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Loonie ends slightly lower amid weaker commodity prices

Canadian dollars, or loonies, sits on their American counterparts in this photo illustration.


The Canadian dollar closed slightly lower Thursday as commodity prices weakened and traders looked to mixed economic data and a key provincial budget that came down after markets closed.

The loonie ended down 0.01 of a cent at 91.23 cents (U.S.).

It's a quiet day for Canadian economic data but traders looked to the contents of the Ontario budget presented after the close by the province's minority Liberal government.

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The Liberals are expecting to spend $12.5-billion more (Canadian) than they take in this year, up from $11.3-billion last year and the $10.1-billion projected in their 2013 budget.

"The immediate questions will likely be: Will the budget get support from the opposition? And if so, will any backsliding in the fiscal plan fly under the credit-rating agencies' radar?" said BMO Nesbitt Burns senior economist Michael Gregory.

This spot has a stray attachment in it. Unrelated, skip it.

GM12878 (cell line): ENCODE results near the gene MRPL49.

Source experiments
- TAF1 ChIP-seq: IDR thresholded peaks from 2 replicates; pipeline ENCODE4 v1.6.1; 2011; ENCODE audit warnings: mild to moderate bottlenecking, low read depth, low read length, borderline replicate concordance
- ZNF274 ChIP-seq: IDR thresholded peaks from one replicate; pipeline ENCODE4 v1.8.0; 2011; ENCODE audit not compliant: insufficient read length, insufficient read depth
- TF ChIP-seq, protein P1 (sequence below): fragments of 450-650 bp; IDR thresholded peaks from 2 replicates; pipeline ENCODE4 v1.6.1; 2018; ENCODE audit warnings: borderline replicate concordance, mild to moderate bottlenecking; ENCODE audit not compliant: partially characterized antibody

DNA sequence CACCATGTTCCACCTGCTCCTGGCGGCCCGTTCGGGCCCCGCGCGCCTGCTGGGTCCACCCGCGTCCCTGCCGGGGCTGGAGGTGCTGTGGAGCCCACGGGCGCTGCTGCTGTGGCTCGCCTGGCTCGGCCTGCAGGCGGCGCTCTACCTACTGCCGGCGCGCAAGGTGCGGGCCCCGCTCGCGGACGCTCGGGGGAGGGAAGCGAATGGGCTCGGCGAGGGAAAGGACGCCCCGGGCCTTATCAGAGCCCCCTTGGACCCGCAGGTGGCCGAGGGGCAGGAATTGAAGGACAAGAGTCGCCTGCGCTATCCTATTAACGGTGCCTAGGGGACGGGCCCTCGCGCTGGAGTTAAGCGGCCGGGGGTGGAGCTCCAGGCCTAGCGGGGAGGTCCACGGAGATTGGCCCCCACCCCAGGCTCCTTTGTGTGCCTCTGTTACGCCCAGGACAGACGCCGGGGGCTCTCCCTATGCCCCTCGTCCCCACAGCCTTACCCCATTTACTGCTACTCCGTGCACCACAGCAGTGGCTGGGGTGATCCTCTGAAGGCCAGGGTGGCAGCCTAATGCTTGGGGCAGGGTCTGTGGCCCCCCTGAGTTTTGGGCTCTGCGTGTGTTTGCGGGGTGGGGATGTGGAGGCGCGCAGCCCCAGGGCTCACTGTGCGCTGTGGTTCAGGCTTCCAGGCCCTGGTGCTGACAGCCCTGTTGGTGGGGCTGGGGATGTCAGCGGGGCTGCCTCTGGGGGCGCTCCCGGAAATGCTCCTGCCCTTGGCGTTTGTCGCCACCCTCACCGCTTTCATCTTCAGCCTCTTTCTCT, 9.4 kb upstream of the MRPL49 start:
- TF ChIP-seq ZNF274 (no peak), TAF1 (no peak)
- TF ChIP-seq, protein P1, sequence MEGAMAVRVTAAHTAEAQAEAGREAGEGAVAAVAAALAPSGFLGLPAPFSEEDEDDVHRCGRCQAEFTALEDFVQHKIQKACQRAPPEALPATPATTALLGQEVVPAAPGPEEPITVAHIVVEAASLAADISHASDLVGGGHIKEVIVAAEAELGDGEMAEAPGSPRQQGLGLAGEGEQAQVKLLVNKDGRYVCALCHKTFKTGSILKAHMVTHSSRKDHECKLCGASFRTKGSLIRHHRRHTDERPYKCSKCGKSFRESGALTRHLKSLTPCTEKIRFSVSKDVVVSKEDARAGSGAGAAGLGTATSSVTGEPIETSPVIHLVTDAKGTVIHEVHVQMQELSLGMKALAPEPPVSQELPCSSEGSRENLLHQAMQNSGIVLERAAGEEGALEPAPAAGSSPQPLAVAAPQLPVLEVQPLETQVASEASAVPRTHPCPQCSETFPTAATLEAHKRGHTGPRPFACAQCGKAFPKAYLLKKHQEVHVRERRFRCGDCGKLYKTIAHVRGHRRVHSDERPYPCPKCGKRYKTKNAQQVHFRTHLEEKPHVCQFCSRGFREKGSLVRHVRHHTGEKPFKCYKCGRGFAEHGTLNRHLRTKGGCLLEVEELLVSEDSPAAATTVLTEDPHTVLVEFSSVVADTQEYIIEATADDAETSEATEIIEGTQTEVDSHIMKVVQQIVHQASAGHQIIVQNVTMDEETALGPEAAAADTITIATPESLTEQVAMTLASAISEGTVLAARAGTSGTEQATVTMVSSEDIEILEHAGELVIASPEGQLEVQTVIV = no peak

"Recall that [ratings agency] S&P placed a negative outlook on Ontario's double-A-minus rating after the 2012 budget."

Meanwhile, data showed that the number of Americans applying for unemployment benefits rose 14,000 to 344,000 last week, the highest level since February. That was unwelcome news a day before the U.S. government releases its non-farm payrolls report for April on Friday.

Other data from the Institute for Supply Management showed that its manufacturing index rose to 54.9 from 53.7 in March as U.S. exports picked up and factories accelerated hiring.

Meanwhile, a survey of Chinese manufacturers showed activity grew weakly in April.

The government-sanctioned China Federation of Logistics and Purchasing said Thursday that its monthly purchasing managers index stood at 50.4 points, up marginally from March's 50.3 points. Any reading above 50 indicates expansion.

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The showing comes as investors wonder if China can maintain growth at the official target of 7.5 per cent.

A separate survey earlier by HSBC Corp. showed April manufacturing activity shrank for a fourth successive month.

July copper edged a penny lower to $3.02 (U.S.) a pound, the June crude contract in New York fell 32 cents to $99.42 a barrel and June gold bullion fell $12.50 to $1,283.40 an ounce.

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